The older I get the more I realize that the worst kind of ache we experience is the helplessness we feel at our inability to take away the pain our loved ones are experiencing. Internalizing a loved one’s pain can lead to anguish and heartbreak, but it can also lead to our redemption.
I’ve heard stories of more than one person who has a chronic condition that leads to tremendous suffering. Doctors and nurses can attest to the fact that they’ve seen patients worry about their loved ones more than themselves. Patients feel bad to see others suffering because of their condition, so they try to cover their suffering as much as possible.
My mother is an example of this. She is the toughest, strongest person I have ever met. She suffered more than any person I’ve ever met; yet she remained above it and tried to keep it to herself so we wouldn’t worry about her.
One night I was reading Edgar Allen Poe’s “The Tell-Tale Heart.” The story is about a killer who plants body parts of one of his victims under the floorboards. One night he hears the beating of the heart of his victim coming from the floor and his conscience gets to him. When I got to that part in the story, I heard a moan in the distance. It was eerie, and I wasn’t sure I heard it or imagined it. It was as if the moan was planted to heighten my experience of the story. Then I heard it again. The moan came from my mother’s bedroom. I rushed in to see if she was all right and if there was anything I could do. “Oh, I’m sorry. I didn’t know you were up here,” she said. She saw the worried look on my face and tried to reassure me. She had been found out, but — as good mothers do — she wanted to reassure me. “I’m all right. I’m sorry you had to hear me. I’m feeling a little pain in my foot. It’s nagging, and I just can’t seem to get over it. I wish we could get to the bottom of what this is.”
My mother suffered from neuropathy. This is a condition where one has suffered from peripheral nerve damage in the feet, which leads to numbness in the feet and an inability to move them properly. It was the result of her diabetes. She had no feeling in her foot, and as a result was limited in her movement. Without the nerves there, how could this agony be generated? We took her in for X-rays. The doctors discovered she had a skinny sewing needle in her foot!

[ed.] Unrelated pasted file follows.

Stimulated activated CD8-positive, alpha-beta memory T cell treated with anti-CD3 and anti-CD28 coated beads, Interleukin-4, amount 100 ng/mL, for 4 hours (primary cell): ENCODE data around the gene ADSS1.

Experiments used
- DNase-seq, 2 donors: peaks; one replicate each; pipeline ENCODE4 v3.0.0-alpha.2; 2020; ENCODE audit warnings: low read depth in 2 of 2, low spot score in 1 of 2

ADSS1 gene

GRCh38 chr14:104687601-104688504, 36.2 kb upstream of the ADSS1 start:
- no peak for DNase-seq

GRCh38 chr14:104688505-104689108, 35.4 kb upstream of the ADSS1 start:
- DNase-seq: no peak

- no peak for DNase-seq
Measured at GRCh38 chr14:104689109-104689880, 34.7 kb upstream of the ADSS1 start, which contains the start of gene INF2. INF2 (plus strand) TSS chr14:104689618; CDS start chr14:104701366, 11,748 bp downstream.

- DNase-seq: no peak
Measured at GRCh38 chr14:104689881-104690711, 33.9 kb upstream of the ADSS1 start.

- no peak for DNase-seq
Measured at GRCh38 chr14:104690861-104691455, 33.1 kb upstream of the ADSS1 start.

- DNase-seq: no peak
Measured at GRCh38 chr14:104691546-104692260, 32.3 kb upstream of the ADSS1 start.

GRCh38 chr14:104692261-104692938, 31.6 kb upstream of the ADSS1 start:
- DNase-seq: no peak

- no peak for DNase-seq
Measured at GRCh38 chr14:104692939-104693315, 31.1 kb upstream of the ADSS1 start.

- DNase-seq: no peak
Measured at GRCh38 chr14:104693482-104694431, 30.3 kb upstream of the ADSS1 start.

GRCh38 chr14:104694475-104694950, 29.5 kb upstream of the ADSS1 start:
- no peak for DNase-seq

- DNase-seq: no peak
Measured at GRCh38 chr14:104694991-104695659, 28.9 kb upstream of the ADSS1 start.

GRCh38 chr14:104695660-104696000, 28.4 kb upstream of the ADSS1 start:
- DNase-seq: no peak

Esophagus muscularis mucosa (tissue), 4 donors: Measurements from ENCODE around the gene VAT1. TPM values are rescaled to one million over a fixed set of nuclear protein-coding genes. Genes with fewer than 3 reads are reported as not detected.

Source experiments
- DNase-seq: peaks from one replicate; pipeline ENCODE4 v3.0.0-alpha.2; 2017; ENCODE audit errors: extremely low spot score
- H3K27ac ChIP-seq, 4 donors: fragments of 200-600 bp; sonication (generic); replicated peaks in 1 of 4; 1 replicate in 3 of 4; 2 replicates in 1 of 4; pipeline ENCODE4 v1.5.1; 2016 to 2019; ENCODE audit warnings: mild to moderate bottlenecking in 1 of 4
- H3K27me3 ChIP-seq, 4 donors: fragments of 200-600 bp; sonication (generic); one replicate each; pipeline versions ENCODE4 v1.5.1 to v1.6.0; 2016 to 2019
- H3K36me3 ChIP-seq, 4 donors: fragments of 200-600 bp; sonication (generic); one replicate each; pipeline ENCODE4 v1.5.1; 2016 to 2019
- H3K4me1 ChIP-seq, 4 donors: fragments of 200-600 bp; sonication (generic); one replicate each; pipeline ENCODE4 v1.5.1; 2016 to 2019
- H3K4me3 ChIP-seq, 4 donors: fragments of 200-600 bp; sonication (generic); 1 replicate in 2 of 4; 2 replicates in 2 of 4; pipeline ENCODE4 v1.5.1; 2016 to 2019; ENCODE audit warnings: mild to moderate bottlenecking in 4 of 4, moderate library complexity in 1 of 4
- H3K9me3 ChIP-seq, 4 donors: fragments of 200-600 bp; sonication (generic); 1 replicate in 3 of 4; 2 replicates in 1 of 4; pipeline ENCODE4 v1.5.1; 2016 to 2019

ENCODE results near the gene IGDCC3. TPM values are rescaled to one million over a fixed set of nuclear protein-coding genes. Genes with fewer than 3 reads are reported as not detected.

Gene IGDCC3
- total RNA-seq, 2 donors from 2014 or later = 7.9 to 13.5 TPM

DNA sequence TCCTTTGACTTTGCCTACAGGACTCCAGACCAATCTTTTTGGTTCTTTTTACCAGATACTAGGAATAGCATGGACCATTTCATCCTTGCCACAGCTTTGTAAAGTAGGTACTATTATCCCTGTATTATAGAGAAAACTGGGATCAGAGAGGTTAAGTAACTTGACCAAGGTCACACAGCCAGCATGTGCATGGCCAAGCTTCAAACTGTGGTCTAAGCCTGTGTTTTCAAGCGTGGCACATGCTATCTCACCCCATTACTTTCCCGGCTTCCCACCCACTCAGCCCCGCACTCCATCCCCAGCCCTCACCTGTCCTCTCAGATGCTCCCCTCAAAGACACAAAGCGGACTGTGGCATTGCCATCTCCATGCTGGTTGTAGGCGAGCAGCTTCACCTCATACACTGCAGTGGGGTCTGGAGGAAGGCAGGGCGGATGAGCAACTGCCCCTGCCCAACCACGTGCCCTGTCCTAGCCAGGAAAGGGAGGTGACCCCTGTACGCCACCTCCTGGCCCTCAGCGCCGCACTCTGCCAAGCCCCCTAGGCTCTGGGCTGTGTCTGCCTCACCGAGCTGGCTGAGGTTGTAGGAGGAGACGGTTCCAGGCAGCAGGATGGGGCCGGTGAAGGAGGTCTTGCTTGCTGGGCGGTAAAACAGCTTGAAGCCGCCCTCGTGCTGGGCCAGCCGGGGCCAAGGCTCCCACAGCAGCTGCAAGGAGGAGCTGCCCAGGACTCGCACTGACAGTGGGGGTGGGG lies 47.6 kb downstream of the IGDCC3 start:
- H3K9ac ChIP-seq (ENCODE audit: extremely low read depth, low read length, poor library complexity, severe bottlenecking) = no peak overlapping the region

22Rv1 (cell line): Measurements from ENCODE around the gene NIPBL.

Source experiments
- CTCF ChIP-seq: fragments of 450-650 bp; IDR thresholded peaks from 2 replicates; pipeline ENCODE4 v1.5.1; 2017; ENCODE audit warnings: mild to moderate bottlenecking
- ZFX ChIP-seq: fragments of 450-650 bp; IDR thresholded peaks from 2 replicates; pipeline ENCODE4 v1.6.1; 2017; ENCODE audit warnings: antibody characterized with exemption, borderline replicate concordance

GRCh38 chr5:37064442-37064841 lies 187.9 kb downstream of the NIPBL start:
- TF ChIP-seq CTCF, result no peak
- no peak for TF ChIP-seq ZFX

For the longest time she mistook the pain as a byproduct of her neuropathy. She stepped on the needle in the garage. When the doctors stitched her up, they never took X-rays. They had no idea that she had a needle there. Sometimes it was worse than other times, but it was always with her. There was nothing they could do. The needle was wedged in too deep and became part of the bone.
My mother learned to live with it and adjusted her life to the nuisance of the pain. It made her mindful of every step she took. She moved gingerly, planting one foot in front of the other, trudging along. It took her longer to get places as a result and she managed to navigate the greatest obstacles with care and, at times, ingenuity. She used her upper body more, and I could see her visibly shake when it was too much for her – especially her later years.
As I reflect back on this, it boggles my mind how courageous she was. That night I heard her crying out loud, my mother made a pact with me that we would be honest with each other about the pain we were feeling. It was a pact that would come to serve me well. She inadvertently taught me the power of being honest with myself and, ultimately, being honest with others.
Years later my mother was diagnosed with spine cancer. I felt as if that needle in the foot was made manifest in a new way for her. She began to fall quite a bit as a result of the tumor that was growing on her lower spine. She was more and more dependent on others to help her.
Her imminent death was like that needle in her foot. It was a nagging ache that she would need to learn to accept and make peace with as best she could. As a result of her willingness to make peace with it, she was able to conquer it.
Such is the way of life. When we learn to make peace with our adversity, we learn to live in a way to help make us stronger. There is always tension in life that forces us to reconcile with challenges in a way that empowers us. Adversity forges the muscle of determination.
It’s a hard lesson to learn, but the more we reconcile with that, the easier it is to accept it and make peace with it. We learn it to a point where we are able to work with it in life.
My mother knew firsthand the excruciating pangs of Christ’s suffering. She literally lived with the needle in her foot. Every movement brought stinging and burning chills through her being. At one point, every step she took on the Via Dolorosa of life was a step of agony and uncertainty, but she made the steps to show us the way. She knew that there was something beyond her that she needed to lean on literally and figuratively. She knew she needed others to help her through her suffering and at times wait on her to help her through it. She knew this spiritually as well.
I sense that she knew her example of working through suffering would be a lesson to her children and grandchildren about life.
It pained her to be reliant on others. She told friends how sad she felt that we (her children) had to help her with her basic care. Like everyone, we recognize that reliance on others undermines our independence and can seemingly undermine our dignity, but it doesn’t. It deepens our recognition of our dependency on others and dependency on God. My mother was redeemed in the act of accepting help, and we were redeemed in offering it to her.
We all have a nagging ailment. We all have that needle in our foot in some way. It’s that one thing that seems to hamper us in life and keep us from living to the fullest. How we respond to it and battle to over come it makes all the difference in the world.